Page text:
• WMC20 20-channel Walking Machine Controller board - used as slave controller to BS2e, via local RS232 buss between pcbs; implements about 20 different gaits and servo control sequences for pan+tilt operation, etc
  • between the 2 pcbs, we have 11 digital I/O lines and 4 A/D channels still available

    Sensors

  • (1) pushbutton switch for selecting operating mode, between standby, gait test, behavior execution, etc
  • voltage monitoring of both battery packs
  • pan+tilt servo platform
  • (1) Ping))) sonar - frontal, on pan+tilt
  • (2) Ping))) sonars - rear, for differential aligning
  • (2) CdS photosensors - for side edge-detection
  • (2) hi-intensity white Leds to illuminate CdS sense area
  • 2.4-Ghz wireless video camera - mounts to flange on top of pan+tilt turret (not shown in pictures)

    Miscellaneous

  • (2) Servo-Dogs - Led displays that operate from a standard 3-pin R/C servo connection, used for servo pulsewidth calibrations, plus mode displays (to signal operating mode, gaits, battery voltages, sonar measurements, etc)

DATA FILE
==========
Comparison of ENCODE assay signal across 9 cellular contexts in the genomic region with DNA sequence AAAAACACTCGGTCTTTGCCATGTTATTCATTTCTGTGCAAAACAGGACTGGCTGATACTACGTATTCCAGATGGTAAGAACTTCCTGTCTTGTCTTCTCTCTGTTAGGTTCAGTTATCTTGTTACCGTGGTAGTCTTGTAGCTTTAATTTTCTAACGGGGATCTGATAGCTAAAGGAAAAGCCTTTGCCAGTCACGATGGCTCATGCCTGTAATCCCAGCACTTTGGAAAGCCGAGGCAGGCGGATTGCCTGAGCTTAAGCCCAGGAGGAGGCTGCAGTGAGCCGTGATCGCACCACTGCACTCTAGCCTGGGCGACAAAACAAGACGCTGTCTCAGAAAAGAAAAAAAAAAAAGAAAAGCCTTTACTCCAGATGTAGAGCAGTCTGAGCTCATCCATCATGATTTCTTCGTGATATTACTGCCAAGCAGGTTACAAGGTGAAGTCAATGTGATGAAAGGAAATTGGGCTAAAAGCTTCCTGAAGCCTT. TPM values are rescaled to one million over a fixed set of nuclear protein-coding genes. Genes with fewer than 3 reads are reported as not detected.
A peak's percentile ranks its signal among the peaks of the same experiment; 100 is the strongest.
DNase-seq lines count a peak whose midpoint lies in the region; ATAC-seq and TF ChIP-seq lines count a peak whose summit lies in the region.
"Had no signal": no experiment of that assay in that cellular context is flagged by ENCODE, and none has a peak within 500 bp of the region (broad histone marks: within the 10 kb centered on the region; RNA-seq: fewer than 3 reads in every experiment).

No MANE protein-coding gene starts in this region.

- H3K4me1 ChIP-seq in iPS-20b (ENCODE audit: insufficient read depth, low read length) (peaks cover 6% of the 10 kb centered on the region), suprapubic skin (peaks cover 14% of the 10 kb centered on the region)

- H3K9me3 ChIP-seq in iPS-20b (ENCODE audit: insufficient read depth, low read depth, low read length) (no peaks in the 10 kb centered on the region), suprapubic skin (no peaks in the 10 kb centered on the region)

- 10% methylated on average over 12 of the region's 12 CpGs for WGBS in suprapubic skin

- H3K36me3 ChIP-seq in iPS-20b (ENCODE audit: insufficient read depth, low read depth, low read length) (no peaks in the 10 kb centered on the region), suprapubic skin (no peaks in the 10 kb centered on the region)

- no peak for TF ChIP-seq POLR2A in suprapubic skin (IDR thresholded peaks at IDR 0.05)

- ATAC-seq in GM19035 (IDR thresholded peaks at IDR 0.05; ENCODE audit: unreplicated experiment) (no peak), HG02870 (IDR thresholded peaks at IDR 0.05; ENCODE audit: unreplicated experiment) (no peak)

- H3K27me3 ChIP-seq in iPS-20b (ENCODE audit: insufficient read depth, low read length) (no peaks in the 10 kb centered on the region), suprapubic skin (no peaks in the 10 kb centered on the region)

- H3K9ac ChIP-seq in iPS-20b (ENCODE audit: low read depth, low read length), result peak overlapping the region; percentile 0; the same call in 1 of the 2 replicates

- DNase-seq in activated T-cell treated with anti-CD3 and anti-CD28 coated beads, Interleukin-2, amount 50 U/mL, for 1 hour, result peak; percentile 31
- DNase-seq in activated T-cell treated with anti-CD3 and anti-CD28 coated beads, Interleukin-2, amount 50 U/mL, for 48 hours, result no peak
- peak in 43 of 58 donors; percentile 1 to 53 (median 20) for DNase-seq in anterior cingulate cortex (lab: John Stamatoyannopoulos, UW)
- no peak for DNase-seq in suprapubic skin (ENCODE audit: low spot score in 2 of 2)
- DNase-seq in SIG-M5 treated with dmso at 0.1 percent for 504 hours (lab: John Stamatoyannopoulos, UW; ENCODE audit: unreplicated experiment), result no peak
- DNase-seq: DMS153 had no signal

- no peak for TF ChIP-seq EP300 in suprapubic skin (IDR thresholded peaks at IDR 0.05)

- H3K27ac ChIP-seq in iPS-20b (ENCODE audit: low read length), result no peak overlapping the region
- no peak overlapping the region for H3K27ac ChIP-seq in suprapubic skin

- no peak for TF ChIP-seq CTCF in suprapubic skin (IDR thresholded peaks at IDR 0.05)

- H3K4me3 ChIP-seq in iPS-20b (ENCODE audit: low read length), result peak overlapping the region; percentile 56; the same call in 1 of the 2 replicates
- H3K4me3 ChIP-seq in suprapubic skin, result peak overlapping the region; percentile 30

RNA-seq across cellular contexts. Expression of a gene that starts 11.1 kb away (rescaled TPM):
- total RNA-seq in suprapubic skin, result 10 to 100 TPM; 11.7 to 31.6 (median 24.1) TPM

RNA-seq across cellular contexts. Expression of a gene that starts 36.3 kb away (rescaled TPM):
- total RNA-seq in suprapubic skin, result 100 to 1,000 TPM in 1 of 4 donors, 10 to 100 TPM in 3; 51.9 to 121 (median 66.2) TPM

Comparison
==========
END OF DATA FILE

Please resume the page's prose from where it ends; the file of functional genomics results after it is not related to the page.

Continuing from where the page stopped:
• [Nico-6 blow-up]
    See Nico Robothon Pictures
    (courtesy of Larry Geib)
    [Robothon]


    Basic Stamp Source Code for Nico at Robothon

    One downside to using the Basic Stamp for high-level control of Nico is that the Stamp doesn't have a really good way to schedule foreground events to occur at "specific times" into a given sequence, while also performing many other background tasks. Therefore, we developed a prototypical timed-FSM (finite state machine) routine that we modified for specific operations. For overall control, we strung a number of these FSMs together, to handle the various stages of the Robothon walker course, eg start, wall approach, 180-deg turn, alignment for home, return home, and end operations. This code may be helpful to people who are new to extensive Basic Stamp programming (like we were at the beginning of this project), as one possible way to implement scheduled operations.